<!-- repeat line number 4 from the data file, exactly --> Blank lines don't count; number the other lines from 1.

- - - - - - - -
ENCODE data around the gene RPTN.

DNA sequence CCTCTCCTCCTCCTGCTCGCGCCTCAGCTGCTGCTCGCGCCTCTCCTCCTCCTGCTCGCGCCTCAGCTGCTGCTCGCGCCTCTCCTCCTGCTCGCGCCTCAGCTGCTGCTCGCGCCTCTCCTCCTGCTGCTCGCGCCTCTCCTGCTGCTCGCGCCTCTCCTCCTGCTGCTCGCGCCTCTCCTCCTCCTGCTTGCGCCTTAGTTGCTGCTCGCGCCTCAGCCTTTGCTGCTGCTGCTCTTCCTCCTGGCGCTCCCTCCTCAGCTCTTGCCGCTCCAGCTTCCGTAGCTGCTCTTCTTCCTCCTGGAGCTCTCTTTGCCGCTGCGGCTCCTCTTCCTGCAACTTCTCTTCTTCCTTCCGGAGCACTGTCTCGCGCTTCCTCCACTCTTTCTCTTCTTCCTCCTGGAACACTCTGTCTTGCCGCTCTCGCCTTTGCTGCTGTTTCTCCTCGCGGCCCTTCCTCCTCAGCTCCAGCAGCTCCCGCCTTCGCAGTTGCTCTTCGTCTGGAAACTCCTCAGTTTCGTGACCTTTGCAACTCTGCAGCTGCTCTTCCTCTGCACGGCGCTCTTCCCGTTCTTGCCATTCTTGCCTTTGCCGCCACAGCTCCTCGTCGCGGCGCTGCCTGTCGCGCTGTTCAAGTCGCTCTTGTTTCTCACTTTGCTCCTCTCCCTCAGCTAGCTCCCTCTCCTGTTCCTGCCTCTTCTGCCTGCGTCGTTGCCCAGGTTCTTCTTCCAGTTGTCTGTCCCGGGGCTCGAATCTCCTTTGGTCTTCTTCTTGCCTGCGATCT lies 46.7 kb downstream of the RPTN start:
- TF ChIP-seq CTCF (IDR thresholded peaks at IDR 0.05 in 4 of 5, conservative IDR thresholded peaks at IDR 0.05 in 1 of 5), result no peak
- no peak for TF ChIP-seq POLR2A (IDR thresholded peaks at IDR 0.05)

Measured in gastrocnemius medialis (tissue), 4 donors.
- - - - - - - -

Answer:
- no peak for TF ChIP-seq POLR2A (IDR thresholded peaks at IDR 0.05)